It could be a slogan for Work Chaplaincy. But it isn’t! It’s the title of a book about the 100 years of the Industrial Christian Fellowship (Love@Work – Ian Randall, Phil Jump, John Weaver – DLT – 2020).
Its forerunners, the Navvy Mission Society (1877) and the Christian Social Union (1889) joined together in 1920 to become the ICF.
The book details a fascinating history of social thought and action by Christians. Included in its history is the work of G.A. Studdert Kennedy, perhaps better known as “Woodbine Willy” the First World War chaplain and poet. Much of what it has been about could be termed a form of workplace chaplaincy. The history talks of sacrificial practical action by individuals and groups. It also tells of challenges to institutional religion to take seriously the social needs of workers and to industry to take seriously the spiritual, social and emotional needs of workers.
Quotes from Studdert Kennedy make clear some of the values and mission of the Fellowship. Faith “does not relieve us from the duty of thought…It does not put an end to research and enquiry, it gives a basis from which real research is made possible and fruitful of results; a basis without which thinking means wandering round in circles, and getting nowhere in the end, and research means battering at a brass door that bruises our knuckles, and does not yields by a millionth part of an inch.” (p.55)
On the place of organised religion, in this case the Christian church, “If the Church is to be the Church, and not a mere farce – and a peculiarly pernicious farce, a game of sentimental make-believe – she must be filled to overflowing with the fire of the ancient prophets for social righteousness, with the wrath and love of Christ.” (p.57)
In these words we hear, an awareness of the need for a holistic approach to work life which includes social, emotional and spiritual needs, a challenge to religion to take seriously the life lived at work, based on experience not sentiment, a driving passion for justice and the good of all.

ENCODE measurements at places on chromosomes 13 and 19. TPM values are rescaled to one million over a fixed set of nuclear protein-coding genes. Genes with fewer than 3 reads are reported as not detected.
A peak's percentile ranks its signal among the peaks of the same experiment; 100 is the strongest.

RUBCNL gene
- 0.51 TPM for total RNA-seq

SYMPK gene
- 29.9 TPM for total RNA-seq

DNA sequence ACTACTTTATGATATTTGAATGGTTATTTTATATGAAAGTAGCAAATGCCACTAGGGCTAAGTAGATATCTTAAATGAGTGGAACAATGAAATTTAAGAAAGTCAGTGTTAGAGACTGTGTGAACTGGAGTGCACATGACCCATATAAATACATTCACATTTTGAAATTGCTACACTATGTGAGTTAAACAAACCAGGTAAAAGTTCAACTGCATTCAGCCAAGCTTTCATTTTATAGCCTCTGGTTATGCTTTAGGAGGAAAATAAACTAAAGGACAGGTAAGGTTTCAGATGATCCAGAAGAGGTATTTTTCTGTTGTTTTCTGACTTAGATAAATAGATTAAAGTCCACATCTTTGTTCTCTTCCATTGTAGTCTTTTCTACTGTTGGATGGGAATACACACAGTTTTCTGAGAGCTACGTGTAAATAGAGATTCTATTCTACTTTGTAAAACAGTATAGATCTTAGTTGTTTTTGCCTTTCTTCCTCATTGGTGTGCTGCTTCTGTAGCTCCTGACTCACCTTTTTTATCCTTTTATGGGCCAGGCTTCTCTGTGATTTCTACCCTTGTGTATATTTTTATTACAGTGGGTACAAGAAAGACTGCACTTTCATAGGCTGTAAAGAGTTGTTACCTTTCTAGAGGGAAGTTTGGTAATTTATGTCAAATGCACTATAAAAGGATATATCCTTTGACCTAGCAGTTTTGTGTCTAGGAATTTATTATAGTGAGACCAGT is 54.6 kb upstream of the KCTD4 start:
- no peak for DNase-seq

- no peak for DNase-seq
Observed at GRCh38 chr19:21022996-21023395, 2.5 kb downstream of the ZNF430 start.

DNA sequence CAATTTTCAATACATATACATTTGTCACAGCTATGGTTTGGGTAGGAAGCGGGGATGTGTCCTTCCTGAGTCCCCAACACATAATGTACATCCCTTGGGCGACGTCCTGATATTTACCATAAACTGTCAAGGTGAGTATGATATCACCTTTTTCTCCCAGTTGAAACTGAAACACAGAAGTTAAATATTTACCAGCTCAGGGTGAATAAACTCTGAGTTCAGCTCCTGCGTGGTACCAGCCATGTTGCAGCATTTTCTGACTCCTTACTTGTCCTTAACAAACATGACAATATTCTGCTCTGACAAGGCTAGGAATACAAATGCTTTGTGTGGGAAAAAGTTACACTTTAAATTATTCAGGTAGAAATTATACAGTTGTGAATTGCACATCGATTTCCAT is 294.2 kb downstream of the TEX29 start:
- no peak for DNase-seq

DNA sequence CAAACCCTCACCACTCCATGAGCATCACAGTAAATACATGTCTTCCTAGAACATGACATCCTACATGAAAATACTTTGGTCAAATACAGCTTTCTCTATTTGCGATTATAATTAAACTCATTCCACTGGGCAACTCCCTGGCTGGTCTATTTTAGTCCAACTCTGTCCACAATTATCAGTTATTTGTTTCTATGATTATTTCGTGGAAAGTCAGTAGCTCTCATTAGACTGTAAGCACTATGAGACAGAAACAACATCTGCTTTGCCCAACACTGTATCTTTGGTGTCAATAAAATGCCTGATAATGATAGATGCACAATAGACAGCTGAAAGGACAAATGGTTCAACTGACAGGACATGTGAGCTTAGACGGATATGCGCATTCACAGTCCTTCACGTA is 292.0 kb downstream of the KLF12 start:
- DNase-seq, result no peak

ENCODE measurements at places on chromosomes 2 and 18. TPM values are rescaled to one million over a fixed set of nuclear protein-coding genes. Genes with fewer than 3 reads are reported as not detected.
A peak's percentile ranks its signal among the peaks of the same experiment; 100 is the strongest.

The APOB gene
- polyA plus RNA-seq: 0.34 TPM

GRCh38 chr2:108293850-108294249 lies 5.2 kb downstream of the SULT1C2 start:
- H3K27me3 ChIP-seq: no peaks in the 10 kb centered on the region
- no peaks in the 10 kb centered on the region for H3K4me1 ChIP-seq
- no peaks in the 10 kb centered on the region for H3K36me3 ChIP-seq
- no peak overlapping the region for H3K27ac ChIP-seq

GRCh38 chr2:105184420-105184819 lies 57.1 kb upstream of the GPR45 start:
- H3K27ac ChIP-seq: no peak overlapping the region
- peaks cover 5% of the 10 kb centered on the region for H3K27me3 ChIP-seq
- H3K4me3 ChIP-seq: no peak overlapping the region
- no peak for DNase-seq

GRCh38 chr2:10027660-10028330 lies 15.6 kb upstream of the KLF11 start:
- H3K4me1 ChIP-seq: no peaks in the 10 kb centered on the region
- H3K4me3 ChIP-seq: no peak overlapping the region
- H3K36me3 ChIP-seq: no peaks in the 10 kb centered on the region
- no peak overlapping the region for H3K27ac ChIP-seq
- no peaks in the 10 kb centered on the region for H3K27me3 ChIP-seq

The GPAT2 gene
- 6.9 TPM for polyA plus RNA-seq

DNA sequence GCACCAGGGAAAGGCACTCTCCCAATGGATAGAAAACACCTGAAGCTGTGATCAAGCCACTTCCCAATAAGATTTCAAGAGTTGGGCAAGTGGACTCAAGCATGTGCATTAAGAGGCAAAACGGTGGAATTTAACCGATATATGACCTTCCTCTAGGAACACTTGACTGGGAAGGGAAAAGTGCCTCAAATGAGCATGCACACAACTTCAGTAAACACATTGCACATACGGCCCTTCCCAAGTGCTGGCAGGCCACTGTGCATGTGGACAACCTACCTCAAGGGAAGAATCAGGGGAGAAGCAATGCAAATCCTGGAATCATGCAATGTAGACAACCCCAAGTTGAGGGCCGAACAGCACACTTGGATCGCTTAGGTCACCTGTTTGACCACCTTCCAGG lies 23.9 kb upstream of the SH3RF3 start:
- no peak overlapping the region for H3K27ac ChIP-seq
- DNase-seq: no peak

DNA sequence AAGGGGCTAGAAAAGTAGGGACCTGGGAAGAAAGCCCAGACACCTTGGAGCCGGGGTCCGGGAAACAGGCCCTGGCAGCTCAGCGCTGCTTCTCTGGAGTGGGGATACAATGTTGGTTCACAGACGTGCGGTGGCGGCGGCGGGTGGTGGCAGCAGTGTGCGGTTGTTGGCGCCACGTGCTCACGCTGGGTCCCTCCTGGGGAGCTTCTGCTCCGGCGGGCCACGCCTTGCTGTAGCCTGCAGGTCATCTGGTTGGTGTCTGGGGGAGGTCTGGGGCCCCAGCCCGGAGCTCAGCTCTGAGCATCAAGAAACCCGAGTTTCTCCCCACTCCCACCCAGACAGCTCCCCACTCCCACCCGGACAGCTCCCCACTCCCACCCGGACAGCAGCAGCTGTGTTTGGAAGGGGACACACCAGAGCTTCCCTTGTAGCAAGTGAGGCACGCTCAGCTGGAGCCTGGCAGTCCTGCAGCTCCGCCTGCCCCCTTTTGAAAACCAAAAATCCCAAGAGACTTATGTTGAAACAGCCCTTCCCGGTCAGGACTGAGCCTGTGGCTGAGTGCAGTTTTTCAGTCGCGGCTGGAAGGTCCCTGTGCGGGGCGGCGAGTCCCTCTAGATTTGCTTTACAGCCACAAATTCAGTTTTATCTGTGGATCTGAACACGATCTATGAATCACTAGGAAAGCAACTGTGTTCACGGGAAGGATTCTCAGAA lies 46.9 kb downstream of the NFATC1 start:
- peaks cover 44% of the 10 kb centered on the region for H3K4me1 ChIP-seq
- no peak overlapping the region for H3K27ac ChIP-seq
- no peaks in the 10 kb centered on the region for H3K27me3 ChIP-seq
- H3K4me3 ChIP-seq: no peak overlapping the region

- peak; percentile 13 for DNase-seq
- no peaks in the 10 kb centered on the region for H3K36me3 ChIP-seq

These don’t seem a bad summary of how workplace chaplaincy might perform!
Given our present context of pandemic, we have been appraising how we might continue to be in contact with people in the workplace now that so many work from home and covid makes personal contact so difficult. Perhaps we should also be reflecting on some of the issues raised in the historic ICF approach.
Are we “speaking truth to power” over the injustices and inequalities the pandemic has underscored?
Is there a “prophetic” element to chaplaincy directed both to the religious and the secular?
Are we sufficiently energised by a vision of meeting the whole needs of people, emotional and spiritual as well as material?
The mental burden of lockdown cannot be underestimated, nor the hollowing out of spiritual sensitivity that it is bringing.
We have seen the best of people in the dedication of the NHS and of the myriad of volunteers giving time and energy to help their communities. But we have also seen the worst in the carelessness and selfishness of some, the outright and ignorant denial of the problem by others and the slovenliness (at least) of some government decisions. What does workplace chaplaincy have to say and do in the light of all this?
As the pandemic begins, please God, to fade these are questions and issues we need to face if the work of chaplaincy is to be relevant post-covid.
What are your thoughts and views on this? Please let us know what they are. There is a future as well as a present in which the whole range of human need must be addressed, physical, mental, social and spiritual. Love@Work requires our passionate engagement.
Tells us about yours and let us share what we know and have for a better future in the workplace. Paul Hills, Vice-Chairman. CWC